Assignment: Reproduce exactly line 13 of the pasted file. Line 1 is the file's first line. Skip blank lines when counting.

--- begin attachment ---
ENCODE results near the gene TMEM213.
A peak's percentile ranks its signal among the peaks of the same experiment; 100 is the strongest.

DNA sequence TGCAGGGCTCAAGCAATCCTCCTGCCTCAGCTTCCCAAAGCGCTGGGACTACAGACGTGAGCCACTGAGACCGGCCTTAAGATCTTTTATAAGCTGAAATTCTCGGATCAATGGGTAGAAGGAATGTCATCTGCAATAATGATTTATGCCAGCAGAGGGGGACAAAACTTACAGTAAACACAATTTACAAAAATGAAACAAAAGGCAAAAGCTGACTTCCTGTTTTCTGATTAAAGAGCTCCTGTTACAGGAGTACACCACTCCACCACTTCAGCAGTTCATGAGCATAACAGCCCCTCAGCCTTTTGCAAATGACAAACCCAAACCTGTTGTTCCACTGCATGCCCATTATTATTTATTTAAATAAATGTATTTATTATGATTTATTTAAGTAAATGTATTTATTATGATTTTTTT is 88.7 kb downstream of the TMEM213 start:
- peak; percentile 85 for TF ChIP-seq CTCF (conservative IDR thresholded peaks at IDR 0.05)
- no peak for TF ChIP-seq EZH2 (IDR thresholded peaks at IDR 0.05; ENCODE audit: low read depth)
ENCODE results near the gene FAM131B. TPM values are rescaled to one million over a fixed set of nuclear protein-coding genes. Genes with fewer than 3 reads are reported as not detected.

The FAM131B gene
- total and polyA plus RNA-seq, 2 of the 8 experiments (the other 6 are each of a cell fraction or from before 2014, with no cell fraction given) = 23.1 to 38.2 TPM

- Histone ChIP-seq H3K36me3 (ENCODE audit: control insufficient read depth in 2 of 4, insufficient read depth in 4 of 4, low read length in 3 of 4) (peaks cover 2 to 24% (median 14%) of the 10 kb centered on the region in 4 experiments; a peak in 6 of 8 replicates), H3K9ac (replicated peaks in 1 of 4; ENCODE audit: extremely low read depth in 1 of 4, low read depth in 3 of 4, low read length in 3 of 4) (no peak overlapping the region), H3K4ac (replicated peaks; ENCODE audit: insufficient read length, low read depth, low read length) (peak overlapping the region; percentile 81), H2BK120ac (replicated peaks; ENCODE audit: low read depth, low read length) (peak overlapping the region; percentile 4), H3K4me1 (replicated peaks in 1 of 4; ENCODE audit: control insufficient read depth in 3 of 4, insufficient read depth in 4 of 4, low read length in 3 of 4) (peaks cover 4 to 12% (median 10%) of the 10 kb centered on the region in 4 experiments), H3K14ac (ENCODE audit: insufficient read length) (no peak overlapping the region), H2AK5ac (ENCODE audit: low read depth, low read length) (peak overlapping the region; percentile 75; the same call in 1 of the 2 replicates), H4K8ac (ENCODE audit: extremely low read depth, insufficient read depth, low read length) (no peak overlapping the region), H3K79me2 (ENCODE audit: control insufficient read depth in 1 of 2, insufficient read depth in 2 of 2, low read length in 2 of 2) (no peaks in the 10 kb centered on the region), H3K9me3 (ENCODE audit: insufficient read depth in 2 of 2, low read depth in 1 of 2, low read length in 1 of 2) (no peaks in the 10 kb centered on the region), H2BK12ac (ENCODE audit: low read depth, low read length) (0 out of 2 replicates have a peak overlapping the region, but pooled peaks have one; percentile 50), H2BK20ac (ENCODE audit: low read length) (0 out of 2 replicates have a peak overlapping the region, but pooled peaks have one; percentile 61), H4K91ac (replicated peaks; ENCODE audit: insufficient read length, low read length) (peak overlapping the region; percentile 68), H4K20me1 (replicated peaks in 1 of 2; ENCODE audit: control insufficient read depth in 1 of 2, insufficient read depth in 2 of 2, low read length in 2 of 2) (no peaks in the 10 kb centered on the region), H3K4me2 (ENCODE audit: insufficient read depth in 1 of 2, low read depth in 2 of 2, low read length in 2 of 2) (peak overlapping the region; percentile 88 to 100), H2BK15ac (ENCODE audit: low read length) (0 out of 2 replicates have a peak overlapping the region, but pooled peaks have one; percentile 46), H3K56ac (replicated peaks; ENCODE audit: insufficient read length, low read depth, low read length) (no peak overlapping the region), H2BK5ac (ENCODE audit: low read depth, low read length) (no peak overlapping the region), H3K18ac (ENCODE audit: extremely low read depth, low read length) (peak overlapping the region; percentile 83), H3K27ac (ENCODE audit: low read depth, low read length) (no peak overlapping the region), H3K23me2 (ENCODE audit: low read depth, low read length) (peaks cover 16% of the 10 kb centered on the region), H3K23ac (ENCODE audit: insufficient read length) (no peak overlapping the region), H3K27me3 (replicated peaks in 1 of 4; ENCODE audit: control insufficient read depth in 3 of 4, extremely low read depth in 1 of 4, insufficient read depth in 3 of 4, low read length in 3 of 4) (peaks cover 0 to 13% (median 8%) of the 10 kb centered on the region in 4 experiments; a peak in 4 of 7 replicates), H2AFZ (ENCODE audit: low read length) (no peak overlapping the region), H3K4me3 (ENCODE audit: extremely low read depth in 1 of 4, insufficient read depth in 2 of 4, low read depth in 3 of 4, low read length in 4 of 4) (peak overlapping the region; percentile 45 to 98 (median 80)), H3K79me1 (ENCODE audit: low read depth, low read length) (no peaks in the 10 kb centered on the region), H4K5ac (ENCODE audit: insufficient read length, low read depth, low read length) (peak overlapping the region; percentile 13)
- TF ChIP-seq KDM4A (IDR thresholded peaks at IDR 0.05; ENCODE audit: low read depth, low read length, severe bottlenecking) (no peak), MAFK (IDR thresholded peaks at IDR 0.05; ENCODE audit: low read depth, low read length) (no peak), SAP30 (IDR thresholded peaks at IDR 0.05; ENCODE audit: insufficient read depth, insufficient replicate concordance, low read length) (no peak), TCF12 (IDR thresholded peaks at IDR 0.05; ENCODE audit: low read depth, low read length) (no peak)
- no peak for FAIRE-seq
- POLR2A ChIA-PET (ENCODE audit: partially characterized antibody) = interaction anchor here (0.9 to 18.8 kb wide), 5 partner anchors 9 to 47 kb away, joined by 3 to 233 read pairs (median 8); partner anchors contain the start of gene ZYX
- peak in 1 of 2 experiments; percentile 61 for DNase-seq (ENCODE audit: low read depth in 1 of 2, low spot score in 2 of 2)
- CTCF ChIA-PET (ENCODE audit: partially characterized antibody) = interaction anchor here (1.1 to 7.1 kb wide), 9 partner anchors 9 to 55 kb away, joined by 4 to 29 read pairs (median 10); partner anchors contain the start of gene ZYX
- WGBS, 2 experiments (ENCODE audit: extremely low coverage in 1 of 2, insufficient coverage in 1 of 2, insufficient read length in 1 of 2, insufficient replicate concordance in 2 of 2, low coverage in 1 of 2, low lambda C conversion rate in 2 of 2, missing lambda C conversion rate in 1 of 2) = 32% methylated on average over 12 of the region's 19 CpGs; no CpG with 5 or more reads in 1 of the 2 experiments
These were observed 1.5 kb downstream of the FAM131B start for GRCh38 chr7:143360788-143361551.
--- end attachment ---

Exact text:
- peak in 1 of 2 experiments; percentile 61 for DNase-seq (ENCODE audit: low read depth in 1 of 2, low spot score in 2 of 2)